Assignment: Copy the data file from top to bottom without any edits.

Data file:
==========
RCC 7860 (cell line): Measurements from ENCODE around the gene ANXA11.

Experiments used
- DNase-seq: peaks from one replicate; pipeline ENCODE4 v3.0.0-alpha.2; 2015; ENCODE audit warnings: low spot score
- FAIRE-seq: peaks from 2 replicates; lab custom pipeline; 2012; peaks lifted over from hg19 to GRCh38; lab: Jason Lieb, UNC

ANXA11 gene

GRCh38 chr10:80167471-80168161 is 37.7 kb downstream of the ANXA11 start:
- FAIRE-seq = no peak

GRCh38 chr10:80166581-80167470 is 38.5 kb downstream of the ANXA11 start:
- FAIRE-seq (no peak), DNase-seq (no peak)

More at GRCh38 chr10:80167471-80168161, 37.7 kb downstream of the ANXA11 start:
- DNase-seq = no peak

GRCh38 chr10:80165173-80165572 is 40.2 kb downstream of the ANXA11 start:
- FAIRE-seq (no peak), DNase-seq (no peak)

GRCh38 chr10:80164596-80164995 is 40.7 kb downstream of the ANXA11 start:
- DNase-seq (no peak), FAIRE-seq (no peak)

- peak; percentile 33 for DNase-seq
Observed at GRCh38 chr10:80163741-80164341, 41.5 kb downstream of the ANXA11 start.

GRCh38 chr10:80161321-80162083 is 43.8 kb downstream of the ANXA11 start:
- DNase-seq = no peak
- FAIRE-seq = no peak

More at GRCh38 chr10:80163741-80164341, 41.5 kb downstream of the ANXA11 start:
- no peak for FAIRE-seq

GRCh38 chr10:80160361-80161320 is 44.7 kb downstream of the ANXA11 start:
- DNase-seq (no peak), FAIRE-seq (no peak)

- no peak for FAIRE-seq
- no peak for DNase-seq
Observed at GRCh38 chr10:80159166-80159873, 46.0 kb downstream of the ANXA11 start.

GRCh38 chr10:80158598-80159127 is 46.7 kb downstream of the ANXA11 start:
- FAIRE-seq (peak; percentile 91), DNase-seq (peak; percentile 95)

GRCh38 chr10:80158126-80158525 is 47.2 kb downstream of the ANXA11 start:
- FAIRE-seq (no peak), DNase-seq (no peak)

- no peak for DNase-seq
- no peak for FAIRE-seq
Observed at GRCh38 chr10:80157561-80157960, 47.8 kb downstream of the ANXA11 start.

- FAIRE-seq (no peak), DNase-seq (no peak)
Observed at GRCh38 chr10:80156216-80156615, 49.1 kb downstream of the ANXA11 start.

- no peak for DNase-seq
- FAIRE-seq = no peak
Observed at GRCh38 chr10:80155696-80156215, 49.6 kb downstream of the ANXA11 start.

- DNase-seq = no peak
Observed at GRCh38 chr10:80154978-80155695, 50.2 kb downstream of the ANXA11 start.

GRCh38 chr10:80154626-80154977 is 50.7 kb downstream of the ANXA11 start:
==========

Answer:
RCC 7860 (cell line): Measurements from ENCODE around the gene ANXA11.

Experiments used
- DNase-seq: peaks from one replicate; pipeline ENCODE4 v3.0.0-alpha.2; 2015; ENCODE audit warnings: low spot score
- FAIRE-seq: peaks from 2 replicates; lab custom pipeline; 2012; peaks lifted over from hg19 to GRCh38; lab: Jason Lieb, UNC

ANXA11 gene

GRCh38 chr10:80167471-80168161 is 37.7 kb downstream of the ANXA11 start:
- FAIRE-seq = no peak

GRCh38 chr10:80166581-80167470 is 38.5 kb downstream of the ANXA11 start:
- FAIRE-seq (no peak), DNase-seq (no peak)

More at GRCh38 chr10:80167471-80168161, 37.7 kb downstream of the ANXA11 start:
- DNase-seq = no peak

GRCh38 chr10:80165173-80165572 is 40.2 kb downstream of the ANXA11 start:
- FAIRE-seq (no peak), DNase-seq (no peak)

GRCh38 chr10:80164596-80164995 is 40.7 kb downstream of the ANXA11 start:
- DNase-seq (no peak), FAIRE-seq (no peak)

- peak; percentile 33 for DNase-seq
Observed at GRCh38 chr10:80163741-80164341, 41.5 kb downstream of the ANXA11 start.

GRCh38 chr10:80161321-80162083 is 43.8 kb downstream of the ANXA11 start:
- DNase-seq = no peak
- FAIRE-seq = no peak

More at GRCh38 chr10:80163741-80164341, 41.5 kb downstream of the ANXA11 start:
- no peak for FAIRE-seq

GRCh38 chr10:80160361-80161320 is 44.7 kb downstream of the ANXA11 start:
- DNase-seq (no peak), FAIRE-seq (no peak)

- no peak for FAIRE-seq
- no peak for DNase-seq
Observed at GRCh38 chr10:80159166-80159873, 46.0 kb downstream of the ANXA11 start.

GRCh38 chr10:80158598-80159127 is 46.7 kb downstream of the ANXA11 start:
- FAIRE-seq (peak; percentile 91), DNase-seq (peak; percentile 95)

GRCh38 chr10:80158126-80158525 is 47.2 kb downstream of the ANXA11 start:
- FAIRE-seq (no peak), DNase-seq (no peak)

- no peak for DNase-seq
- no peak for FAIRE-seq
Observed at GRCh38 chr10:80157561-80157960, 47.8 kb downstream of the ANXA11 start.

- FAIRE-seq (no peak), DNase-seq (no peak)
Observed at GRCh38 chr10:80156216-80156615, 49.1 kb downstream of the ANXA11 start.

- no peak for DNase-seq
- FAIRE-seq = no peak
Observed at GRCh38 chr10:80155696-80156215, 49.6 kb downstream of the ANXA11 start.

- DNase-seq = no peak
Observed at GRCh38 chr10:80154978-80155695, 50.2 kb downstream of the ANXA11 start.

GRCh38 chr10:80154626-80154977 is 50.7 kb downstream of the ANXA11 start: